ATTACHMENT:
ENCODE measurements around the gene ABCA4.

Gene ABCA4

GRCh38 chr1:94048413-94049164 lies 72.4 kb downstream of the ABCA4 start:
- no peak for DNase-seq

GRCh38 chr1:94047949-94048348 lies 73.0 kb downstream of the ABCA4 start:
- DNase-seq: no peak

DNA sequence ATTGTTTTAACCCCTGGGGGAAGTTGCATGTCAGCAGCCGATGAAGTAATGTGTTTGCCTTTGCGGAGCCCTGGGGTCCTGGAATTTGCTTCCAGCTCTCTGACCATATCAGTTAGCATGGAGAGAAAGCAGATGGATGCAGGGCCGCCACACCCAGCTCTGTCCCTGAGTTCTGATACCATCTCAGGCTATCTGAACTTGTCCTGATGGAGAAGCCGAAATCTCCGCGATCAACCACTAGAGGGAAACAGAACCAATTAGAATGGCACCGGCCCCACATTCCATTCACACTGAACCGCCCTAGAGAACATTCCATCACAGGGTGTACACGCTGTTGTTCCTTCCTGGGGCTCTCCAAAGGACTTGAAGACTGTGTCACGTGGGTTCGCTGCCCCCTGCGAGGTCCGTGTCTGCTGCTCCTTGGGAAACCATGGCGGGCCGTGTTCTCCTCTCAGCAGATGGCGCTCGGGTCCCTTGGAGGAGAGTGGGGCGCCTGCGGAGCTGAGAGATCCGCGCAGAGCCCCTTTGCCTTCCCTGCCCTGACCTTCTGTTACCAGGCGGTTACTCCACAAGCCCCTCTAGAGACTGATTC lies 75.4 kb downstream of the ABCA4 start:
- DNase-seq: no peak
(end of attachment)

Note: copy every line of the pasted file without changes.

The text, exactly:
ENCODE measurements around the gene ABCA4.

Gene ABCA4

GRCh38 chr1:94048413-94049164 lies 72.4 kb downstream of the ABCA4 start:
- no peak for DNase-seq

GRCh38 chr1:94047949-94048348 lies 73.0 kb downstream of the ABCA4 start:
- DNase-seq: no peak

DNA sequence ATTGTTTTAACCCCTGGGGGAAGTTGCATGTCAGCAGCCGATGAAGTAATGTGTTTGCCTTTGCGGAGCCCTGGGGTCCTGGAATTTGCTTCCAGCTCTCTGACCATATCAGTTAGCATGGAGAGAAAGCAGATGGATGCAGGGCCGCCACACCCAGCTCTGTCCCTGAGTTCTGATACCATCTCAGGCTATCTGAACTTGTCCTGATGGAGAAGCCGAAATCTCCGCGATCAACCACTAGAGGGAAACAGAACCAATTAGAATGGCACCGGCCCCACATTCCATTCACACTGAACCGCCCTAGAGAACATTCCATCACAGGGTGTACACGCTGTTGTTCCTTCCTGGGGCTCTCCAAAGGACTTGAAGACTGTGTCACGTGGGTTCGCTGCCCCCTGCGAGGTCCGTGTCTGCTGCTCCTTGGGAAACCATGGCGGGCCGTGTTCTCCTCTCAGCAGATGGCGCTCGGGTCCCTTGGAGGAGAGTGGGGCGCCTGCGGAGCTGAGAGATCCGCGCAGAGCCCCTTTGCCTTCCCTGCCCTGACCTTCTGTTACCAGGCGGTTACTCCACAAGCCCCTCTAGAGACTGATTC lies 75.4 kb downstream of the ABCA4 start:
- DNase-seq: no peak